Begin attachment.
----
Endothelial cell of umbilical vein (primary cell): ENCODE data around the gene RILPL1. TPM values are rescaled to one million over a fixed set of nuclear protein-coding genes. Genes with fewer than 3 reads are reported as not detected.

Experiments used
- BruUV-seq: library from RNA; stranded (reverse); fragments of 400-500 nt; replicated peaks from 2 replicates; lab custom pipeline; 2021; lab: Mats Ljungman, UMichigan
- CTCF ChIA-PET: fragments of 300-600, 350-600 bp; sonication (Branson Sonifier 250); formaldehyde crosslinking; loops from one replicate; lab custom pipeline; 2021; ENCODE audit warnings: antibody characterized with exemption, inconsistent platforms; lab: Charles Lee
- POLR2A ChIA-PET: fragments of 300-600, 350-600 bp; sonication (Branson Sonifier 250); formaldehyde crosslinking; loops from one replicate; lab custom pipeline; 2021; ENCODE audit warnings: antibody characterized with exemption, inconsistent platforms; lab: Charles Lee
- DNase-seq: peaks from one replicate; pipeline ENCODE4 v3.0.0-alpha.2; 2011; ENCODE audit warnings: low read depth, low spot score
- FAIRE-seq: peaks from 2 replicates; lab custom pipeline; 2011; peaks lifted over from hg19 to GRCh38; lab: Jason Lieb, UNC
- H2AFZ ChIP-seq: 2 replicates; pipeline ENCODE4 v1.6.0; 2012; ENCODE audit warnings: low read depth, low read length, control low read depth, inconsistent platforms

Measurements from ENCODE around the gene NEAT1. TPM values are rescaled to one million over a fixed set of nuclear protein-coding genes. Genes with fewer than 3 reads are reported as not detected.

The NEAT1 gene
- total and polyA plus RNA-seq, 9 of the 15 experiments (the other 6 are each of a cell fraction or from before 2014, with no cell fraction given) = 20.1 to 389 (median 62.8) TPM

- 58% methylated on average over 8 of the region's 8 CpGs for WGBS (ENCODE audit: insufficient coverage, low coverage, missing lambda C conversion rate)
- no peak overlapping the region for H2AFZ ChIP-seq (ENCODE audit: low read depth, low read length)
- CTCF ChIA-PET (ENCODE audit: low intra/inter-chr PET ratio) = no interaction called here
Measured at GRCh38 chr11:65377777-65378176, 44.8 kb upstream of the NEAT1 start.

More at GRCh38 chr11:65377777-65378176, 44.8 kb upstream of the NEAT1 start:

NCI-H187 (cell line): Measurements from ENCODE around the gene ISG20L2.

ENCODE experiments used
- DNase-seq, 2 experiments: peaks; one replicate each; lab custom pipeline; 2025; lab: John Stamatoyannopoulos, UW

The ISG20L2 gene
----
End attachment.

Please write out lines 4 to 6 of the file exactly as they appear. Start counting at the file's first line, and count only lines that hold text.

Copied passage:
- CTCF ChIA-PET: fragments of 300-600, 350-600 bp; sonication (Branson Sonifier 250); formaldehyde crosslinking; loops from one replicate; lab custom pipeline; 2021; ENCODE audit warnings: antibody characterized with exemption, inconsistent platforms; lab: Charles Lee
- POLR2A ChIA-PET: fragments of 300-600, 350-600 bp; sonication (Branson Sonifier 250); formaldehyde crosslinking; loops from one replicate; lab custom pipeline; 2021; ENCODE audit warnings: antibody characterized with exemption, inconsistent platforms; lab: Charles Lee
- DNase-seq: peaks from one replicate; pipeline ENCODE4 v3.0.0-alpha.2; 2011; ENCODE audit warnings: low read depth, low spot score